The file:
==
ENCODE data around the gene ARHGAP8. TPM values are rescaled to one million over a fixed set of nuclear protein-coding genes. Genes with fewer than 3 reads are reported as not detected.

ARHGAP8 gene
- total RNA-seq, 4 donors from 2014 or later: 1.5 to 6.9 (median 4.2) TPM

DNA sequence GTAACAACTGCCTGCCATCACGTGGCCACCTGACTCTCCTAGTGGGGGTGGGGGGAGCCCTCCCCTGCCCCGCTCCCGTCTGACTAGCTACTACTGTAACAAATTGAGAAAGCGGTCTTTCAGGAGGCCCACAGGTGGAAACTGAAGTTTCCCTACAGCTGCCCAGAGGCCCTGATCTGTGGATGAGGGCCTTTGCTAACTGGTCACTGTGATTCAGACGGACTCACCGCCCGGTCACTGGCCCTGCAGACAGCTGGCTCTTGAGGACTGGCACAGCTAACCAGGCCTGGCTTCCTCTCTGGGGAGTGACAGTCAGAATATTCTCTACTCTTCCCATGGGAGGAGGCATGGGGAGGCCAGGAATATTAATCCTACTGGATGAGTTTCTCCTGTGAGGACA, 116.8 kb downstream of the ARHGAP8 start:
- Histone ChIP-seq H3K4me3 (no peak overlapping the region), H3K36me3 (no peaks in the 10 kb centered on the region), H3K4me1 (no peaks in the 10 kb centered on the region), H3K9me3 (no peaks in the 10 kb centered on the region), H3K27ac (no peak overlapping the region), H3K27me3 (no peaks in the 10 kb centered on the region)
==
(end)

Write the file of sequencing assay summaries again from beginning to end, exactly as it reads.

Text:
ENCODE data around the gene ARHGAP8. TPM values are rescaled to one million over a fixed set of nuclear protein-coding genes. Genes with fewer than 3 reads are reported as not detected.

ARHGAP8 gene
- total RNA-seq, 4 donors from 2014 or later: 1.5 to 6.9 (median 4.2) TPM

DNA sequence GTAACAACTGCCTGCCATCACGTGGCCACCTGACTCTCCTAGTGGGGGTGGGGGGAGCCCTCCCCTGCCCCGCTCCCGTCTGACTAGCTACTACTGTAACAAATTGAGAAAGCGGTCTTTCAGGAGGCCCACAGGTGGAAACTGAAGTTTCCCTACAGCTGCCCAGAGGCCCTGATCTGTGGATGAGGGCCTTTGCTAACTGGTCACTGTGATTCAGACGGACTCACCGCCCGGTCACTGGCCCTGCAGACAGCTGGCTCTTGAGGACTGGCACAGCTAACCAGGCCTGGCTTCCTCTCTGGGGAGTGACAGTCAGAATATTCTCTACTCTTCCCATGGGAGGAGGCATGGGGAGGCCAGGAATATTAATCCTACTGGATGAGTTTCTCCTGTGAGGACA, 116.8 kb downstream of the ARHGAP8 start:
- Histone ChIP-seq H3K4me3 (no peak overlapping the region), H3K36me3 (no peaks in the 10 kb centered on the region), H3K4me1 (no peaks in the 10 kb centered on the region), H3K9me3 (no peaks in the 10 kb centered on the region), H3K27ac (no peak overlapping the region), H3K27me3 (no peaks in the 10 kb centered on the region)